When Ontario brewers need yeast to whip up a batch of Bavarian wheat beer, English pale ale, or tart Flemish-style red, most of them tend to order it from one of two giant companies in the U.S. But a growing number are turning to a yeast bank right here in Ontario.
At Guelph, Ont.-based Escarpment Labs, run by three friends who met in a university biochemistry lab, there are dozens of kinds of yeasts in tests tubes, under microscopes, and in freezers, waiting to be ordered up by brewers and turned into flavourful, refreshing brews. There are even some yeast strains developed right here in Ontario, adding their own distinct flavour profiles.
While most people might be more familiar with yeast in a kitchen setting, the fungus is a crucial ingredient for brewers, turning the sugars found in malted grain into alcohol. Each strain leaves its own distinct aromas and flavours.
For Angus Ross, starting up a yeast bank was a way to right an obvious wrong.
“Brewers would be using malt from down the road, hops from a local farmer, water from their municipality, and ordering their yeast from California,” said Ross, who met Richard Preiss in 2013 while they were working together in a biochemistry lab at the University of Guelph.
Both were avid home brewers, and had more than a passing acquaintance with California-based White Labs and Oregon’s WYeast, the giants of the yeast world, who sell different kinds of yeast strains to brewers around the globe.
Yeast banks, as the name suggests, typically store several varieties of yeast, which can be ordered up by customers. For commonly used kinds, the turnaround time between an order being received and being sent out can be as little as a few hours. For more esoteric varieties, it can be several weeks. A frozen batch would need to be thawed out, then grown from a small test-tube batch into enough to ship out a 10-litre bucket of live yeast “slurry,” usually grown in a sweet liquid such as wort (essentially, unfermented beer, with no hops).
Given their biochemistry background, Ross and Preiss figured they could do a pretty good job themselves at what White Labs and WYeast were doing. So, in 2014, they launched Escarpment in a small room at Wellington Brewery in Guelph, along with Niagara College brewing instructor Nate Ferguson, who Ross had earlier encountered at the same university lab where he met Preiss (they subsequently moved to their own facility at a nearby industrial park).
Not that they’re on the same scale, or even close as the U.S. giants. The big firms have a regular stock of 200 or so yeasts that they can ship off on a moment’s notice, while Escarpment has four or five. (There are, Preiss estimates, up to 1,000 yeast varieties that could theoretically be used by brewers, though the vast majority of beer in the world is produced using a handful of kinds). Those workhorses include a few basic ale yeast strains, and what’s referred to as a “Copenhagen Lager” variety, a strain first found at that city’s Carlsberg brewery in the 1800s. On the more unusual end of things, Escarpment also carries a wild yeast strain found on the skin of an apple from a local orchard.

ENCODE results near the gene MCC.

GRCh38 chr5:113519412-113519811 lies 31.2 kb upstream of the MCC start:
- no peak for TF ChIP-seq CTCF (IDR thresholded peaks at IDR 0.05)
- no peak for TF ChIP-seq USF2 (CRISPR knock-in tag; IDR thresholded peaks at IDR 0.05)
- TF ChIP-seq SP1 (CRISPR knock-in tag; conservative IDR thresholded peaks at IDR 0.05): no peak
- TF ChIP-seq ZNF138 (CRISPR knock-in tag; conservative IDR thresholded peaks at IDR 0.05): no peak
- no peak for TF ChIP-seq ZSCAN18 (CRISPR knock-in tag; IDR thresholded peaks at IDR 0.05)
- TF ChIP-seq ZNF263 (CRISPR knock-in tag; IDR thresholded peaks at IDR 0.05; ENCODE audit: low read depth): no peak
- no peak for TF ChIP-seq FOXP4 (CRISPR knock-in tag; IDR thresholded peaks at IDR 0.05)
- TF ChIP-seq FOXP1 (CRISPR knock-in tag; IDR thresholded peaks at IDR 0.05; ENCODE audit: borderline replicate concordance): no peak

While Escarpment isn’t the only yeast bank in Canada, it is the only one that provides live, liquid yeast, favoured by most brewers. There are two older labs that offer a handful of dry yeast varieties. Being small and local has a similar appeal to the whole craft brewing ethos, as well as the 100-mile diet, slow food, and any other number virtuous food and drink concepts.
But that’s not what Escarpment is counting on to gain customers. They’ve also got to be good, says company co-founder Ferguson.
“If we were local and our quality was s—, we’d be in trouble . . . We’re not a novelty,” he said.
There are plenty of reasons breweries choose to go with Escarpment, some of them more philosophical, others far more practical, says Beau’s All-Natural Brewing CEO Steve Beauchesne, who’s also the vice-chair of the Ontario Craft Brewers.
“Supporting local is a good idea. But the added reason is we want to make Ontario a centre for brewing excellence. With two colleges teaching brewing, and a yeast lab, that helps complete the picture,” said Beauchesne, referring to brewing programs at Niagara College and Durham College.
As a smaller company, Escarpment also tends to try harder, says Beauchesne.
“With the big yeast banks who have hundreds and thousands of customers, you don’t always get the service you’d like,” said Beauchesne.
At Beau’s, and its Halcyon barrel-aged beer subsidiary, there are several Escarpment yeasts being used. But not, just yet, the brewery’s big seller, Lugtread.
“We’re looking at some of our core brands. But you want to be really careful about making any changes to your core brands. People have come to expect them to taste a certain way,” said Beauchesne.
There’s another good reason more Ontario brewers are starting to use Escarpment — shipping a living organism across the border can be an unpredictable enterprise, says Jason Fisher, owner of Junction-area brewpub Indie Alehouse, who use Escarpment for several of their beers.
“More than once, we’ve had a customs agent open up a vial, stick his finger in, and say ‘yes, it’s OK,’ before sending it to us. Thanks. That’s now garbage,” said Fisher. “Active” or live yeast, can be imported, but convincing individual border officials that it’s OK can sometimes be a little sticky, Fisher added.
“Explaining to a customs agent whether it’s alive or not can be difficult. We’re talking about high school scientists here,” Fisher chuckled.